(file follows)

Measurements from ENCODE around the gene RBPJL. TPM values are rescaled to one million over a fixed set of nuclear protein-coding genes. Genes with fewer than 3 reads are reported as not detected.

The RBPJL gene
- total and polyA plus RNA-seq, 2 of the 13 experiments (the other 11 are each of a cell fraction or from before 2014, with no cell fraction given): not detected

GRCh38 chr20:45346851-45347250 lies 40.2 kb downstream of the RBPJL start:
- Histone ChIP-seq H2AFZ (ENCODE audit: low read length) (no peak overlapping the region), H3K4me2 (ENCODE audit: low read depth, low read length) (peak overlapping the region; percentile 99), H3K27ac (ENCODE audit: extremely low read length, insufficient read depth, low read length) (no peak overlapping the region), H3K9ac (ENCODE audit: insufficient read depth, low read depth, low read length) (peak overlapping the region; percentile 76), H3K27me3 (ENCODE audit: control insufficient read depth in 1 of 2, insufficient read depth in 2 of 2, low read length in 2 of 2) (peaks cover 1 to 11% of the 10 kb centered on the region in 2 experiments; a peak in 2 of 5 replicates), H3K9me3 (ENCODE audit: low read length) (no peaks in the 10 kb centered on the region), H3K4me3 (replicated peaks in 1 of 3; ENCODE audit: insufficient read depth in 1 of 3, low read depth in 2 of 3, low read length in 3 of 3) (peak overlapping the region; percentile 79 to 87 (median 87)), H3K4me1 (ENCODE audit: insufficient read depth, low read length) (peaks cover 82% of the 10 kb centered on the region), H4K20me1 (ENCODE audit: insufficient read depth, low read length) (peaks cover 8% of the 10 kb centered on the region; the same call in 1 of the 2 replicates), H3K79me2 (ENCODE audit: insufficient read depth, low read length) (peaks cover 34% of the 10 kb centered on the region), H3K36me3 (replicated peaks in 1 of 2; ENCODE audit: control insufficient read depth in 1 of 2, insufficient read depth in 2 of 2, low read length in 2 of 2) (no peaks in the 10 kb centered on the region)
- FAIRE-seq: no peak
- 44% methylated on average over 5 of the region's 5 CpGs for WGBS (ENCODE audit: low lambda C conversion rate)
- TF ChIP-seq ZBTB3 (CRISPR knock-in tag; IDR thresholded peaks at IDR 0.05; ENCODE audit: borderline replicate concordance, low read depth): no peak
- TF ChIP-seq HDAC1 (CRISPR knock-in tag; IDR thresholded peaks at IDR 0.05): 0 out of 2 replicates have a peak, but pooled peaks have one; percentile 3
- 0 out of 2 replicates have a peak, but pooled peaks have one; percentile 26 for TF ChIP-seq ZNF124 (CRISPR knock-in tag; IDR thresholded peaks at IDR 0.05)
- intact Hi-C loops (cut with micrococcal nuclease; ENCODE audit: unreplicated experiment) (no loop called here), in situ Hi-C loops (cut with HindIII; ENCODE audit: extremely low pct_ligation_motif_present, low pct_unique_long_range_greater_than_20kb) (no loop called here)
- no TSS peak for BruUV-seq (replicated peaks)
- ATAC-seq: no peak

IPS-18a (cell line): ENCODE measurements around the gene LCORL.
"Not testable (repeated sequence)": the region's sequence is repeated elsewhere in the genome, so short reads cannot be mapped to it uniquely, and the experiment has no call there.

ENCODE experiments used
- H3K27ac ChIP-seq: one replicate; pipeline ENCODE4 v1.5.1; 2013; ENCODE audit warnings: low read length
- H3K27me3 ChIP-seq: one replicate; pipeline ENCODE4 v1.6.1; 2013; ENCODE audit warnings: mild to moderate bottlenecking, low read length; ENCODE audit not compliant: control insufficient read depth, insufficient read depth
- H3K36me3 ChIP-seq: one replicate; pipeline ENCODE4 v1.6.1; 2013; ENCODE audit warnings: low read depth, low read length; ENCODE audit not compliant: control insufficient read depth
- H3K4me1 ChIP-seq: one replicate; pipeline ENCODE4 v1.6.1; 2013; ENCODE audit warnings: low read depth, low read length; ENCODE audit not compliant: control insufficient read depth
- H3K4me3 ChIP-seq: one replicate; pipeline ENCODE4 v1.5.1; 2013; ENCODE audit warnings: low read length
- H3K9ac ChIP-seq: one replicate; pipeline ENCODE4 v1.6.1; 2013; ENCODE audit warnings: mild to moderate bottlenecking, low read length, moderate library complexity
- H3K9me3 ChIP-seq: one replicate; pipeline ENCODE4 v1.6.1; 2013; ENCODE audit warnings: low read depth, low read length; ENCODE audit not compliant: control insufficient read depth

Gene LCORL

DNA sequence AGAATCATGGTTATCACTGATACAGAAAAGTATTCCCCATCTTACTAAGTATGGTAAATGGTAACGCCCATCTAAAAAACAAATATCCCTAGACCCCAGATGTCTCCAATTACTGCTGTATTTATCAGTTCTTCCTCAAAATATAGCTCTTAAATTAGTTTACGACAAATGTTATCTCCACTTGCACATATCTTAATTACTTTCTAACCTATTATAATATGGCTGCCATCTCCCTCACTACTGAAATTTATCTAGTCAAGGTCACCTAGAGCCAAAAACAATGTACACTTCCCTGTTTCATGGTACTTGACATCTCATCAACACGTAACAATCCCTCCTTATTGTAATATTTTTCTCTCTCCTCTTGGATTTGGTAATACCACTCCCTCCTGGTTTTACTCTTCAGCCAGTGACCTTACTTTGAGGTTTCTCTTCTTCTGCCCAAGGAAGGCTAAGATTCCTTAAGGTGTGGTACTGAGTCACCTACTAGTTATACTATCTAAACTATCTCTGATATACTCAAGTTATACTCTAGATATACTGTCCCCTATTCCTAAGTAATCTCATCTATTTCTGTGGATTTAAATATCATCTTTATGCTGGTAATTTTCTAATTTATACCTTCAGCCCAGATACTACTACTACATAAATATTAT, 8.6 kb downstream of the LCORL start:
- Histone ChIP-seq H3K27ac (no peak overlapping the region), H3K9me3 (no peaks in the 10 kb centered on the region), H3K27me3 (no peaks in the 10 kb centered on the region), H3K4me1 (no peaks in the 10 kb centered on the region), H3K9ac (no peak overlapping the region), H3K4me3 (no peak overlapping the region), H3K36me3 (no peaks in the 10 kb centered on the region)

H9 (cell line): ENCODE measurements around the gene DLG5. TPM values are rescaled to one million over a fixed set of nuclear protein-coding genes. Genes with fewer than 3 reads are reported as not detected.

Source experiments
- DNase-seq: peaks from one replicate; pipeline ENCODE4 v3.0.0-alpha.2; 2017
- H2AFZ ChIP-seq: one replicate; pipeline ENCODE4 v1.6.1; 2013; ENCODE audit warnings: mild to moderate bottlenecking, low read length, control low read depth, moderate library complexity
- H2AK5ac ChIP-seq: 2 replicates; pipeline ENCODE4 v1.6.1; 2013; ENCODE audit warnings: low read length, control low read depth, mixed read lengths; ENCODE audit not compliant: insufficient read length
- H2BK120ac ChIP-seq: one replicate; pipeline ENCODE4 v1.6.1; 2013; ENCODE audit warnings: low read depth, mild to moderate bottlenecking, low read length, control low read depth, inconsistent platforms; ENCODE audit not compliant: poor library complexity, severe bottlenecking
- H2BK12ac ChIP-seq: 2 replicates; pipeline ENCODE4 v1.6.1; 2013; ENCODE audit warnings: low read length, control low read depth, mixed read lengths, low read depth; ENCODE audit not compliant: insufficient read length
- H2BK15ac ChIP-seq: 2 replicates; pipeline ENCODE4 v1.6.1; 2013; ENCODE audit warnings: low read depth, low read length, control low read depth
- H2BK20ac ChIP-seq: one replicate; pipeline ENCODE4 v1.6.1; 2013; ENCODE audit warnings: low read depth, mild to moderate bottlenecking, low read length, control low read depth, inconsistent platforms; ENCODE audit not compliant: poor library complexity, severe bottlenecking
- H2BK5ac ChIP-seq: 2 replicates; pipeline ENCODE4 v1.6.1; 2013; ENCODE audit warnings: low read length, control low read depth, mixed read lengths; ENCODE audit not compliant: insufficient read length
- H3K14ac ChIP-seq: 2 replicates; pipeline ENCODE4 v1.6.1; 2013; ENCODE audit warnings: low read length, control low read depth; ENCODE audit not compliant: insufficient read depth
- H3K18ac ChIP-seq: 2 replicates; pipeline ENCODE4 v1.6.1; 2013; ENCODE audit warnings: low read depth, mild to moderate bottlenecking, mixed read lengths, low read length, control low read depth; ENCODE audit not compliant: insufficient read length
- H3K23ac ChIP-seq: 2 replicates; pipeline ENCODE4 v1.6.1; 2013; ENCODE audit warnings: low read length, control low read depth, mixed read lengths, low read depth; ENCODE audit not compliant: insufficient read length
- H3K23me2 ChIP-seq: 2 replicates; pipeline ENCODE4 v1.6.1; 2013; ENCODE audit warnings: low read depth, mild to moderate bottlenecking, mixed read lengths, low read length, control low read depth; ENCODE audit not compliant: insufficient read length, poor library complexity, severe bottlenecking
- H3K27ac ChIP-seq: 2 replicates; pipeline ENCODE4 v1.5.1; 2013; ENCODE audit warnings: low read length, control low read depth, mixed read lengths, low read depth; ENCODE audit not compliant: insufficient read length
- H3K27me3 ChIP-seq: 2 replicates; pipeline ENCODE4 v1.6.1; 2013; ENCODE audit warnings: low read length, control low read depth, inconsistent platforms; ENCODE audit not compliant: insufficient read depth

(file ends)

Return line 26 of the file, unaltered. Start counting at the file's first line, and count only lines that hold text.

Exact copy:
- Histone ChIP-seq H3K27ac (no peak overlapping the region), H3K9me3 (no peaks in the 10 kb centered on the region), H3K27me3 (no peaks in the 10 kb centered on the region), H3K4me1 (no peaks in the 10 kb centered on the region), H3K9ac (no peak overlapping the region), H3K4me3 (no peak overlapping the region), H3K36me3 (no peaks in the 10 kb centered on the region)